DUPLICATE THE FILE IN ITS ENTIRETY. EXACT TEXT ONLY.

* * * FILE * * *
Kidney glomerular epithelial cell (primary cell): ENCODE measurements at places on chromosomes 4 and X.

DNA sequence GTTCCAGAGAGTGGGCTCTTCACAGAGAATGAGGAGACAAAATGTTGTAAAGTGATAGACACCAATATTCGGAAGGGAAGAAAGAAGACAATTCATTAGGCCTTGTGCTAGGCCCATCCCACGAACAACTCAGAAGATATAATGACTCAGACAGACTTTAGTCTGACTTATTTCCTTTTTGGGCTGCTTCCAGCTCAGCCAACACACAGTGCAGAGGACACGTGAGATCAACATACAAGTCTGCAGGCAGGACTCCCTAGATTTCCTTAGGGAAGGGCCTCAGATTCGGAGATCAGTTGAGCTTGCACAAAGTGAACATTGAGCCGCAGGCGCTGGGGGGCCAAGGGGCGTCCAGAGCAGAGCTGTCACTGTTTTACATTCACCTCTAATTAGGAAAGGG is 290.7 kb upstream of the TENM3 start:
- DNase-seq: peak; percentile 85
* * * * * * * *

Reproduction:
Kidney glomerular epithelial cell (primary cell): ENCODE measurements at places on chromosomes 4 and X.

DNA sequence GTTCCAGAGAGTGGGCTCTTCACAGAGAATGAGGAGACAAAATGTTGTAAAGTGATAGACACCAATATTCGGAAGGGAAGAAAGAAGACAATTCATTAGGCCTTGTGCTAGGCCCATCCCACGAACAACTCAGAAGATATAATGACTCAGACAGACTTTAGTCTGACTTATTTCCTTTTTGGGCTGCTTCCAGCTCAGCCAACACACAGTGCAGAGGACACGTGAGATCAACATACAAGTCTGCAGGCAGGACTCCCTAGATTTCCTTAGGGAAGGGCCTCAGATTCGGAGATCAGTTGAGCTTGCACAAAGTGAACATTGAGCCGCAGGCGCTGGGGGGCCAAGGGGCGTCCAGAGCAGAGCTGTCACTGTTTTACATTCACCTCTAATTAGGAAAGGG is 290.7 kb upstream of the TENM3 start:
- DNase-seq: peak; percentile 85